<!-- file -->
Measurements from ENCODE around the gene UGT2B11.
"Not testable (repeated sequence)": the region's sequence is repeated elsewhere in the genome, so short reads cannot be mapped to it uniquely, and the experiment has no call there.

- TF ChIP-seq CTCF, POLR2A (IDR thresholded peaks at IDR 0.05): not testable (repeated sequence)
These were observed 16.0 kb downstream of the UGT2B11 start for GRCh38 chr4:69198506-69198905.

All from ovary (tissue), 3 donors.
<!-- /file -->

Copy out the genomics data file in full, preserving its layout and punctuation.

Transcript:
Measurements from ENCODE around the gene UGT2B11.
"Not testable (repeated sequence)": the region's sequence is repeated elsewhere in the genome, so short reads cannot be mapped to it uniquely, and the experiment has no call there.

- TF ChIP-seq CTCF, POLR2A (IDR thresholded peaks at IDR 0.05): not testable (repeated sequence)
These were observed 16.0 kb downstream of the UGT2B11 start for GRCh38 chr4:69198506-69198905.

All from ovary (tissue), 3 donors.